Exposé; How National Blood Service Syndicate Illegally Sell A Pint Of Blood For ¢750

JoyNews’ and Corruption Watch investigation has uncovered the illegal collection of fees for blood supply by a syndicate operating within the National Blood Service at the Korle-Bu Teaching Hospital and the Greater Accra Regional Blood Bank.

At the Greater Accra Regional Hospital, a staff collected GH¢300 for a pint of blood while the leader of a syndicate operating within the National Blood Service at Korle-Bu Teaching Hospital demanded GH¢750 for a pint of blood.

Chief Executive Officer (CEO) of the National Blood Service, Dr Justina Ansah, has indicated that no patient is expected to pay more than GH¢150 for blood.

JoyNews’ investigative desk and the Corruption Watch’s Francisca Enchill found the distressing experience many patients go through as a result of this illegal practice.

In Ghana, six out of every 1,000 population donate blood instead of a minimum of 10 people.

According to the National Blood Bank, the national voluntary blood donation rate has steeply declined from 34 percent of total blood donation in 2019 to 17 percent in 2020.

Over the same period, the percentage of voluntary donations collected by the blood centres in Accra, Kumasi, and Tamale recorded a decline from 52 percent in 2019 to 24 percent in 2020.

Dr Justina Ansah added that there is a shortage in the system.

Shortage of blood puts many families in distress, especially when the blood needed is rare.

In cases where relatives cannot replace donors, getting blood access becomes more stressful.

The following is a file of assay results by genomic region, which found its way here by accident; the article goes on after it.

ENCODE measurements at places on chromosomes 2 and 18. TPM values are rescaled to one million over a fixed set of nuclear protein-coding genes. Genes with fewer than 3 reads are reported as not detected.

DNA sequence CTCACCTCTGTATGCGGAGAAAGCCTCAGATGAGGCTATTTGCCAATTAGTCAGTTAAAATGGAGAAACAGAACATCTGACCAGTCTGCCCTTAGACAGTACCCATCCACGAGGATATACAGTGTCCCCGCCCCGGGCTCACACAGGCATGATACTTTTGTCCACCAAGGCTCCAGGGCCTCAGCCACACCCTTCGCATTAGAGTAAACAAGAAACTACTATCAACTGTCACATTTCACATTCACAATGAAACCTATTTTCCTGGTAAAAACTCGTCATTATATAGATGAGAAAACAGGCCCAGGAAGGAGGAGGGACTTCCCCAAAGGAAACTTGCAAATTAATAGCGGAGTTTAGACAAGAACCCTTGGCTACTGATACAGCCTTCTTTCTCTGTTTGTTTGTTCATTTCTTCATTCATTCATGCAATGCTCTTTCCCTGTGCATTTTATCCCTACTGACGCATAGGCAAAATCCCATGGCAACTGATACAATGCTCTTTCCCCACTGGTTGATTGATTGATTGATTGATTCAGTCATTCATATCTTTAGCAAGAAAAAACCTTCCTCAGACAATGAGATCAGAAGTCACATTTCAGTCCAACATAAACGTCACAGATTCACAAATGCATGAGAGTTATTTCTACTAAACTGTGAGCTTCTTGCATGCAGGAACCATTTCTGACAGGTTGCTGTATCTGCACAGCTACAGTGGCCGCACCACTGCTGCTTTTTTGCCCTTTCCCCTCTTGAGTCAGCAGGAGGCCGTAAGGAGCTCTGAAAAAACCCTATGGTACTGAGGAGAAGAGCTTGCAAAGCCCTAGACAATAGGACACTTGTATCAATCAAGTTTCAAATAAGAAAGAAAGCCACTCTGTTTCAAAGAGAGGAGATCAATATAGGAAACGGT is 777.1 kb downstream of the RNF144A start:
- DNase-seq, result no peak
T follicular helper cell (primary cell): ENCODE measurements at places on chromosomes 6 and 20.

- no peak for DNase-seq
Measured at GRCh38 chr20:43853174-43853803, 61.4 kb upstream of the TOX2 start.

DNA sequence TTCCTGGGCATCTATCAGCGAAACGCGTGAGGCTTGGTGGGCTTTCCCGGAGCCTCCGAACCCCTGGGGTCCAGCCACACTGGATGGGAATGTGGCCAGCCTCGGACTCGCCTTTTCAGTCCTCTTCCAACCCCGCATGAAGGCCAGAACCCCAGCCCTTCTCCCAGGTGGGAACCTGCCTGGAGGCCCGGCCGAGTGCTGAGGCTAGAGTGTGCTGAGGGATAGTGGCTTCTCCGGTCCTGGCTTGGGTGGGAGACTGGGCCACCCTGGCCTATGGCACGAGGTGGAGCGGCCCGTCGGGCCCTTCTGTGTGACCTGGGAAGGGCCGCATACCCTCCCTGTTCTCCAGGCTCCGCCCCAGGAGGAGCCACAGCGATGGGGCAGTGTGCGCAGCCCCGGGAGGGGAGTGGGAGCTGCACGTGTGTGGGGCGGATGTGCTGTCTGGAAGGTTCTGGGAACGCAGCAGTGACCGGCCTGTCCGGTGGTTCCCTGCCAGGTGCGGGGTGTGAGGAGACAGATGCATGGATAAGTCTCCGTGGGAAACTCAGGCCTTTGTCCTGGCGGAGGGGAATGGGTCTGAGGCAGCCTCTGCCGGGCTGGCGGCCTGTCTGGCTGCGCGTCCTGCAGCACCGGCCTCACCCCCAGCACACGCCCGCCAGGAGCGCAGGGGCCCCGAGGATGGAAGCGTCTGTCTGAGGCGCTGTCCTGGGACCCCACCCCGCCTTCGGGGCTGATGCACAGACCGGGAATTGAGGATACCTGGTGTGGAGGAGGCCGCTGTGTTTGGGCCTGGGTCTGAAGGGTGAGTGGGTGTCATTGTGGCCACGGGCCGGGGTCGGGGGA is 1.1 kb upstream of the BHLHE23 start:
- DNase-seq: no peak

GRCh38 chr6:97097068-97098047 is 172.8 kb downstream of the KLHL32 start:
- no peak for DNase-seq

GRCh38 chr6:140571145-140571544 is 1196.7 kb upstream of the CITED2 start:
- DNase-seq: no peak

That is the plight of some relatives of patients who desperately need blood for their families on admission to the hospital.

Unfortunately, the fees charged for the blood have left them distraught.

A middle-aged woman told the investigative team that the blood bank operators she contacted demanded GH¢400 for a pint of blood.

This lady, who pleaded anonymity, said she was asked to pay GH¢250 for a pint of blood.

Cost is, therefore, a barrier to patients who need blood to survive.

According to the National Blood Service, blood is not supposed to be sold.

However, one is required to pay a processing fee to run laboratory tests on blood requested for transfusion.

The National Blood Service says the cost of processing this blood should not exceed GH¢150.

The Service’s CEO disclosed that the decline in voluntary blood donations is why unscrupulous individuals abuse the system.

However, the investigative team found out what is on paper is different from reality.

The investigative team approached one Eric Mensah, popularly referred to as Akwasi, among his peers.

Our follow-up investigation established that this man in his early 30s is the ‘leader’ of a syndicate that facilitates the illegal purchase of blood at the Korle-Bu Teaching Hospital and a worker at the blood bank.

The investigative team told him they needed blood for a patient with ovarian cancer.

He demanded GH¢750 for a pint of blood, but after intense haggling, he slashed ¢50 off. Finally, the team agreed to pay GH¢700.

“We did not have the required blood sample and requisition form from an accredited hospital, but Akwasi took a down payment of GH¢100, promising to give us the blood once we pay in full,” one of the investigators revealed.

After providing a blood sample and requisition form, he provided the investigative team with the pint of blood.

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